Traditional data governance is all about establishing a boundary around a specific data domain. This translates to establishing authority to define key business terms within that domain; establishing business-driven decision making processes for changing the business terminology and the rules that apply to them; defining content standards (e.g., metadata and

Jim Harris 0
As the butter churns in Bangladesh

“Correlation does not imply causation” is a saying commonly heard in science and statistics emphasizing that a correlation between two variables does not necessarily imply that one variable causes the other. One example of this is the relationship between rain and umbrellas. People buy more umbrellas when it rains. This

Jim Harris 0
Errors, lies, and big data

My previous post pondered the term disestimation, coined by Charles Seife in his book Proofiness: How You’re Being Fooled by the Numbers to warn us about understating or ignoring the uncertainties surrounding a number, mistaking it for a fact instead of the error-prone estimate that it really is. Sometimes this fact appears to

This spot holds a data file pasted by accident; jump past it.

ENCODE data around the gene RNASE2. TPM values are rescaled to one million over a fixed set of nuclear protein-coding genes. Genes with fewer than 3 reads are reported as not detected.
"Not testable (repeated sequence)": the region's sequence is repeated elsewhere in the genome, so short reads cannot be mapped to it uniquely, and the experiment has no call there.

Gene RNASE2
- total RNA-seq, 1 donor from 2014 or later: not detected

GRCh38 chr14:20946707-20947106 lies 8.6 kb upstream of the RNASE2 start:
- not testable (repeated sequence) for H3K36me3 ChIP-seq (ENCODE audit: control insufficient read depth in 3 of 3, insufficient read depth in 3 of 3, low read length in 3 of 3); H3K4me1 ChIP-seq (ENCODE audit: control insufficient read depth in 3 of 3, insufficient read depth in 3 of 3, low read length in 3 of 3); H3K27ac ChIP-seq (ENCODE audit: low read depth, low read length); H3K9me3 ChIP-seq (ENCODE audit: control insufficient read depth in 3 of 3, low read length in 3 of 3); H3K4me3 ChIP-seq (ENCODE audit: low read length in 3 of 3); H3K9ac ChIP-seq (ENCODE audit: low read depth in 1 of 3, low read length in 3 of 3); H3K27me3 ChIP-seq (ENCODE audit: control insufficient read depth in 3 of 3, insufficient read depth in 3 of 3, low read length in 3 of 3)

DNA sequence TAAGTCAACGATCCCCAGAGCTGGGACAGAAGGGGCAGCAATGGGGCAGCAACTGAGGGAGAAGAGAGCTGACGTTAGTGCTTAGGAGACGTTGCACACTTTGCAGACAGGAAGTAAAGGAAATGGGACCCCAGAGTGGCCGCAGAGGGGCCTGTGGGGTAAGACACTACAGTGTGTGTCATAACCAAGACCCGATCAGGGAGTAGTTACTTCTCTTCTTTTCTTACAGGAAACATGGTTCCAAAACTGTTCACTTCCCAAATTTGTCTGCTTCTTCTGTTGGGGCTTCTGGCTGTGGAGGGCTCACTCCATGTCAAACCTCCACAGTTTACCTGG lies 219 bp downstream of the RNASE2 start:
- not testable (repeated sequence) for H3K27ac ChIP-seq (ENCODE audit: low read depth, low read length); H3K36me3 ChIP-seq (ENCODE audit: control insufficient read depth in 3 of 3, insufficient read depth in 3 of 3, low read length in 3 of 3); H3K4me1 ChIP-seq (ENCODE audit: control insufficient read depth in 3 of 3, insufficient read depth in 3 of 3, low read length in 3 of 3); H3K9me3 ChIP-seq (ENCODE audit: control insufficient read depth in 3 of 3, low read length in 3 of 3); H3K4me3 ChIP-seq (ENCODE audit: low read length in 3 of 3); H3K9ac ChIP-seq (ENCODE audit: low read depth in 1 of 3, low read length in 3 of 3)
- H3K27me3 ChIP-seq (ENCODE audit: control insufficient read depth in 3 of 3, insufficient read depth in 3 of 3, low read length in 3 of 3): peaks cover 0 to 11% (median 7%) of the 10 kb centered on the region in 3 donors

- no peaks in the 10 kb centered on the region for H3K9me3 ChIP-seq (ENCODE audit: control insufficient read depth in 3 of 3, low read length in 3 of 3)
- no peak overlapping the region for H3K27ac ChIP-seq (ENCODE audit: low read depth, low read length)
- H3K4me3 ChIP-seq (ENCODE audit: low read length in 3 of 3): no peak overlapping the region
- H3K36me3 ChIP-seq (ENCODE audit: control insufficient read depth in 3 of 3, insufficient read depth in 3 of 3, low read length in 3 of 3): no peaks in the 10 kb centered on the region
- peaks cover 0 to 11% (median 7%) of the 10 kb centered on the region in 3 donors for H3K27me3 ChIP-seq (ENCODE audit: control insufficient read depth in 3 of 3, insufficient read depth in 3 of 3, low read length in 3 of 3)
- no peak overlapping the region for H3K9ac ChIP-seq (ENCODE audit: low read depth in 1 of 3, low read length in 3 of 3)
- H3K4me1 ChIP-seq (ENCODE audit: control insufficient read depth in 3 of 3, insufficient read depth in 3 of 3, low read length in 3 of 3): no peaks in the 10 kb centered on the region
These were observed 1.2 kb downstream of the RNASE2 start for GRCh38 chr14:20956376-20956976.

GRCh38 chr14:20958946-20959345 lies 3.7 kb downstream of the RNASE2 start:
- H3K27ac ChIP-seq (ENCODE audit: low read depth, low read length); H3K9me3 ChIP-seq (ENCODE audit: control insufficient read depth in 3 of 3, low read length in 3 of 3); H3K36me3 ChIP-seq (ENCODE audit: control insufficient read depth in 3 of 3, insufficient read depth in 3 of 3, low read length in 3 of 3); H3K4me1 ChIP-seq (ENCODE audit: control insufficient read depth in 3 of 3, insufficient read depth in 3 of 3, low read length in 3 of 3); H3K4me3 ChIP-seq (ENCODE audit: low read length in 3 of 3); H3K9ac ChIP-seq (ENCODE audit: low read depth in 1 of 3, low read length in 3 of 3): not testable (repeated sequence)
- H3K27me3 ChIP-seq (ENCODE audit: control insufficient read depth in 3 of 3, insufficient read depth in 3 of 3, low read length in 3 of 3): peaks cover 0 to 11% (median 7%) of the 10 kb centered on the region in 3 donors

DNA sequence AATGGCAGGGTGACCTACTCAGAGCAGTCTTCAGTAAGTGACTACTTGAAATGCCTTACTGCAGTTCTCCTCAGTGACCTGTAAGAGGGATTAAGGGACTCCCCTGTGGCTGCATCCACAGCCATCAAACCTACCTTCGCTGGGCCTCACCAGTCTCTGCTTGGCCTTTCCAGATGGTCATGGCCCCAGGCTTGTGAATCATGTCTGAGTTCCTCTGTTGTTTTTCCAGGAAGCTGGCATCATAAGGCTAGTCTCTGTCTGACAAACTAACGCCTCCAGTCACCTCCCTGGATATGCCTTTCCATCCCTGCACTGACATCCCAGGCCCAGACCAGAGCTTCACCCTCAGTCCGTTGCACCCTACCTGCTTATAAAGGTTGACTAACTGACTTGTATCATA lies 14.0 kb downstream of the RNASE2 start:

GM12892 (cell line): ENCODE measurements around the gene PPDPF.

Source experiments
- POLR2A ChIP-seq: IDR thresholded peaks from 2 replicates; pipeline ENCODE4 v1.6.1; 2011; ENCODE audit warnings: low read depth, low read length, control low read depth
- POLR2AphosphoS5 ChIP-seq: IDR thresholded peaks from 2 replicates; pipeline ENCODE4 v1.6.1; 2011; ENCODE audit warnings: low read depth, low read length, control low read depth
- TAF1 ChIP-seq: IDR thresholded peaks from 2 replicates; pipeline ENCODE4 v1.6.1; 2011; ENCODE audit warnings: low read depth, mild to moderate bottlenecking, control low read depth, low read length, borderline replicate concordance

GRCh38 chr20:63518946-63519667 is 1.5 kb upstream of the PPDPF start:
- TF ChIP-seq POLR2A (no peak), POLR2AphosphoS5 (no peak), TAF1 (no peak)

Jim Harris 0
Data science versus narrative psychology

My previous post explained how confirmation bias can prevent you from behaving like the natural data scientist you like to imagine you are by driving your decision making toward data that confirms your existing beliefs. This post tells the story of another cognitive bias that works against data science. Consider the following scenario: Company-wide

Jim Harris 0
Data science and decision science

Data science, as Deepinder Dhingra recently blogged, “is essentially an intersection of math and technology skills.” Individuals with these skills have been labeled data scientists and organizations are competing to hire them. “But what organizations need,” Dhingra explained, “are individuals who, in addition to math and technology, can bring in

Jim Harris 0
Being data-driven means being question-driven

At the Journalism Interactive 2014 conference, Derek Willis spoke about interviewing data, his advice for becoming a data-driven journalist. “The bulk of the skills involved in interviewing people and interviewing data are actually pretty similar,” Willis explained. “We want to get to know it a little bit. We want to figure